How will Movistar’s ‘el tridente’ work with their infamous conservatism? You’d expect Orica to make a better play even if their 3 aren’t quite as strong?

  4. Really hope Froome rides to see if he’s a shadow of the rider he’s been before cf. Schlek et al

    IMO his results in 2018 (or lack of them) will indicate, although not conclusively, previous guilt or innocence

    • I’d love to see Froome dumped by Sky and having to ride for a weaker team. Would he still ride by his power meter or would he try to ride like Nibali or Contador? Could be fun to watch. Ain’t gonna happen I know.

      • He’s taken risks from time to time, see his descending down the Mont du Chat in the Dauphiné or the Col de la Colombière then too which made Porte lose the race last June. But why ride like this when he and his team don’t have to, it’s more risky.

        • Agreed, Froome isn’t like Quintana; and although most of the GT’s that he wins are boring he actually has added a lot of spice to some stages over the last few years. Looking at historic sanctions for his violation and the unlikelihood that he’s going to prove much beyond guilt in pharmacokinetic testing my money is on him not racing at all next year.

  5. A great glass half full article, yes there’s plenty to bemoan but a reason we all love the sport!

    Not strictly “pro”, but there are also some rapidly growing sectors within the sport like fixed crits and ultra distance self supported races. These strip back the faff and get straight to the essence in my view!

  6. Prudhomme looks like he’s really enjoying that omelette chez Francoise, which looks more like a souffle. Give it a try, and let us know whether it’s as good as it looks!

  7. Lots to look forward to.
    I was wondering what Daniel Friebe’s project was with all the time he has spent in Germany. Ullrich’s biography should be an interesting read.

  8. Thank you for the mention of the Ule biography – I’ve pre-ordered that just a moment ago. Looking forward to spring classics. Would be nice to see some young blood breakthrough.

  9. With ASO’s Lappartient running the UCI, the only promoter that need to worry is likely RCS.

    As far as I can tell, the UCI has backed-off most of their race format reforms they’ve been planning for years going all the way back to Verbruggen/McQuaid. There were supposed to be numerous changes at the second and third tier races. There were supposed to change the highest ranked races a bit for more second-tier teams to qualify for more HC events? They were also making the pool of second-tier athletes smaller. The first tier’s new scoring scheme was supposed to demote (??) the worst-performing WT team.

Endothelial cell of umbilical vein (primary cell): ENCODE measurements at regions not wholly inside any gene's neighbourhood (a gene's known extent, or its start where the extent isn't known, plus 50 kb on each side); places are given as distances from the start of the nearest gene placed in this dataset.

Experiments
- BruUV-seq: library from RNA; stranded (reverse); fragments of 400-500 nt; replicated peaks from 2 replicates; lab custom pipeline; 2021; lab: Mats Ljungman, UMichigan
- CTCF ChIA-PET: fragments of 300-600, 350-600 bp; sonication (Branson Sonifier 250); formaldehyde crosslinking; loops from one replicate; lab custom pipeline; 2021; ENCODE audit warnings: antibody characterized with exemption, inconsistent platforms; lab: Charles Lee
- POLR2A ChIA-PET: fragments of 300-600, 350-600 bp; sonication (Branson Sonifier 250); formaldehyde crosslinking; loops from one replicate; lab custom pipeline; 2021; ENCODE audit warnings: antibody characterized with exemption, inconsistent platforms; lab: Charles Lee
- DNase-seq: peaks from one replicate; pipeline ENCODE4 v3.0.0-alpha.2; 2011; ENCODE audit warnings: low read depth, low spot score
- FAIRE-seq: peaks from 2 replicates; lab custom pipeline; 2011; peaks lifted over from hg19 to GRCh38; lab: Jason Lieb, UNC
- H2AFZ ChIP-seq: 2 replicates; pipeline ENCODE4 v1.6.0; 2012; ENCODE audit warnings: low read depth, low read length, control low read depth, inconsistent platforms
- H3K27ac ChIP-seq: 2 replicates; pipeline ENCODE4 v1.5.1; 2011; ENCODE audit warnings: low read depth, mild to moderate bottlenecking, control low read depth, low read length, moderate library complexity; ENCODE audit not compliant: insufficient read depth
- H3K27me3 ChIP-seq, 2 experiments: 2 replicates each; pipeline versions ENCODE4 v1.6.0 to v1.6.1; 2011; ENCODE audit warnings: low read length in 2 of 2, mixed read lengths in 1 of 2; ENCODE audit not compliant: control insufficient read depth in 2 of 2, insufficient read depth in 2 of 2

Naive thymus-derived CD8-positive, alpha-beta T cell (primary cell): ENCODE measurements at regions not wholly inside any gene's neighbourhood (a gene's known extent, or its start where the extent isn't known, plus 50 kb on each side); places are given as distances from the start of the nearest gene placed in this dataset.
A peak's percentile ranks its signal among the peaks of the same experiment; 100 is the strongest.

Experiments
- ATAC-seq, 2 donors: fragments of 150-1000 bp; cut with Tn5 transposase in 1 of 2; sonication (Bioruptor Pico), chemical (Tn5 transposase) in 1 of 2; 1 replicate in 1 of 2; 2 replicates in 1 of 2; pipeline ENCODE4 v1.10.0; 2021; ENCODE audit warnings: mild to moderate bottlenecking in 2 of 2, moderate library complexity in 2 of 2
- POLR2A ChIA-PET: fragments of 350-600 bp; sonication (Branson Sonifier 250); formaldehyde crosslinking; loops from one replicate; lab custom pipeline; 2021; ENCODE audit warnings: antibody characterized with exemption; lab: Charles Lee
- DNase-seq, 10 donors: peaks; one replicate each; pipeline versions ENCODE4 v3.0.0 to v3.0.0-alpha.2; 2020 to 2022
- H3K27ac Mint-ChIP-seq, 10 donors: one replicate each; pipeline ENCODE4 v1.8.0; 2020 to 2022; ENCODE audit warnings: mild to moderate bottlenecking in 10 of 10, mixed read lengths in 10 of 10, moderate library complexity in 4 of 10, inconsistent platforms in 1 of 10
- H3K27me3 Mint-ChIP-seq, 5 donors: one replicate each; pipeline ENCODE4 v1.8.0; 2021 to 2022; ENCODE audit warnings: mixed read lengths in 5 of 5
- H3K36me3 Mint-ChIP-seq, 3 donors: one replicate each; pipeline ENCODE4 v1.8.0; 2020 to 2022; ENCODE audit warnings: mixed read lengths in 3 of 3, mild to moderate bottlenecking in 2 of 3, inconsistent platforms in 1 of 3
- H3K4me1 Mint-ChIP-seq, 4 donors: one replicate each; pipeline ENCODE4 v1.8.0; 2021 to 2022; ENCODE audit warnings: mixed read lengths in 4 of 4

Does anyone know what changes finally were implemented?

    • RCS have nothing to fear from ASO, they work well together and went hand-in-hand last time things got really ugly between them and the UCI during 2008-10. Starting last year, RCS races are even broadcast in France by the l’Equipe TV channel.

      The reforms to split the WT into two tiers with reduced overlapping are best summed up by simply forgetting about them, they got scrapped. Everything went in the opposite direction during Cookson’s time in charge.

      The changes that have happened are:
      – WT increased to 37 events, the 10 expansion events introduced in 2017 are optional for the WT teams and are subject to lose their slot on the calendar if they can’t manage to get 10 WT teams to attend.
      – from the end of the 2019 season the lowest ranked WT team each year will be subject to relegation, first two teams to go won’t be replaced, unless it gets to the end of 2019 with none having left in which case the lowest ranked team will be potentially y’ll relegate the lowest ranked team in each of the next two years to get the numbers down to 16 teams (delayed from previous intended schedule)
      – previous item subject to change, of course
      – inflatable banners across the road to be phased out, and the UCI is finally allowing various documents to be submitted by email.

      • My ideal format for the WorldTour in the future would be as follows.

        – 3x grand tours.
        – 5x monuments.
        – up to 1x other tour and 2x other classics on each continent, rotated if there are multiple candidates with the races having HC status in the years they aren’t on the WT schedule.

        16 WT teams total:
        – 4x three year WT licences awarded at the end of each year, going to the top-ranked teams.
        – 1x two year WT licence awarded each year to the top-ranked PCT team applying for WT entry.